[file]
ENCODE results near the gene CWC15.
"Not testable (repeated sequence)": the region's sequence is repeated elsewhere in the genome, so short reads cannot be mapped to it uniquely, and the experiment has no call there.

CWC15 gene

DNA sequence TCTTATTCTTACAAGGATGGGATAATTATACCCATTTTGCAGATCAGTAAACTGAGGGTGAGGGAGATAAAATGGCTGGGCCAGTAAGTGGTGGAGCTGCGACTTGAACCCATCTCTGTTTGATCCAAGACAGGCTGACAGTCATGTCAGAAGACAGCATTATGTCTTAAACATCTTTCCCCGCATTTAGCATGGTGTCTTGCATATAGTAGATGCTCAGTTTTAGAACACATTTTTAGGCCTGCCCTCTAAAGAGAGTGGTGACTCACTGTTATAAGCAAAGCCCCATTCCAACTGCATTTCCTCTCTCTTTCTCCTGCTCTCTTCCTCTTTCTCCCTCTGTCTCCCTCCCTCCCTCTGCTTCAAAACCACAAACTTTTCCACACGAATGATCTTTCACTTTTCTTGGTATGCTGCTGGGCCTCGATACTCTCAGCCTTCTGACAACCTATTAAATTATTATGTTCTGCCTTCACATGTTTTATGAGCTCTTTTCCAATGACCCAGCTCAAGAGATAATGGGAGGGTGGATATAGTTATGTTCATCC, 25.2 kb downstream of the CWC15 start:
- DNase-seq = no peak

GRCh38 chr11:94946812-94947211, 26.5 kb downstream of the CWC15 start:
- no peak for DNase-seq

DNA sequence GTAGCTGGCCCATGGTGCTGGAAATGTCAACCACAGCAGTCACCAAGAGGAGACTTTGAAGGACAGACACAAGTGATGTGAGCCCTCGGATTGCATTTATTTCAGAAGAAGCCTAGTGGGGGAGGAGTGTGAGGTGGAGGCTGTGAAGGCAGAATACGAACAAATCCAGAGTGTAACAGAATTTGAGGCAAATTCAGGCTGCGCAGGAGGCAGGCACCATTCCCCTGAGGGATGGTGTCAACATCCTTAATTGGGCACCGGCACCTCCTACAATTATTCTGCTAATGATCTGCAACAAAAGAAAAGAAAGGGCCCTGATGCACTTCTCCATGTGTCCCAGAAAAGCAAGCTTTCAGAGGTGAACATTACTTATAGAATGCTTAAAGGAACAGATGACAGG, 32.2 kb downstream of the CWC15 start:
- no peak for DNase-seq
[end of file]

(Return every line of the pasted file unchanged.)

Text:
ENCODE results near the gene CWC15.
"Not testable (repeated sequence)": the region's sequence is repeated elsewhere in the genome, so short reads cannot be mapped to it uniquely, and the experiment has no call there.

CWC15 gene

DNA sequence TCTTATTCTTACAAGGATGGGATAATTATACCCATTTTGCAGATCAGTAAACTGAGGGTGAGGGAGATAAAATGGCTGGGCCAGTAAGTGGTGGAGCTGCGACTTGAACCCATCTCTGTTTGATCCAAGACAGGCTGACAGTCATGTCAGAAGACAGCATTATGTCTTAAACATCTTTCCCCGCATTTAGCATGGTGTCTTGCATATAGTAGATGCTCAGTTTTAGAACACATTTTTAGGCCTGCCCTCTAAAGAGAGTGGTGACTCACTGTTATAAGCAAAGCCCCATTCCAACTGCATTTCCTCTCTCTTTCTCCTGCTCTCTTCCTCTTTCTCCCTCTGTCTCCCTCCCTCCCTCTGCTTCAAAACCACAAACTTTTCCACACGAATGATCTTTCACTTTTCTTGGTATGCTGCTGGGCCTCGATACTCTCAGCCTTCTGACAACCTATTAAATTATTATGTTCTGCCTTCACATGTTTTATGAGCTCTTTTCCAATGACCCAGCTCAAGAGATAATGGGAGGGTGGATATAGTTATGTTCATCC, 25.2 kb downstream of the CWC15 start:
- DNase-seq = no peak

GRCh38 chr11:94946812-94947211, 26.5 kb downstream of the CWC15 start:
- no peak for DNase-seq

DNA sequence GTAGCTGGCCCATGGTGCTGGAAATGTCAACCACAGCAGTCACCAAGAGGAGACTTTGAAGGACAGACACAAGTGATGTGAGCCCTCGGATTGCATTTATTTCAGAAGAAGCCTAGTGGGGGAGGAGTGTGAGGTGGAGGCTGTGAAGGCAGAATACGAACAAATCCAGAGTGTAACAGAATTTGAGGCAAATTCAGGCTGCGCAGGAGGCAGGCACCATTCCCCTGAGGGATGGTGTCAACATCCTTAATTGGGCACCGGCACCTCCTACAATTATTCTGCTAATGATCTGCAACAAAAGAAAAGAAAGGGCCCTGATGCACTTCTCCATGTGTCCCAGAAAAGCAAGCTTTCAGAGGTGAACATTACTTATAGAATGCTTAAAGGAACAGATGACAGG, 32.2 kb downstream of the CWC15 start:
- no peak for DNase-seq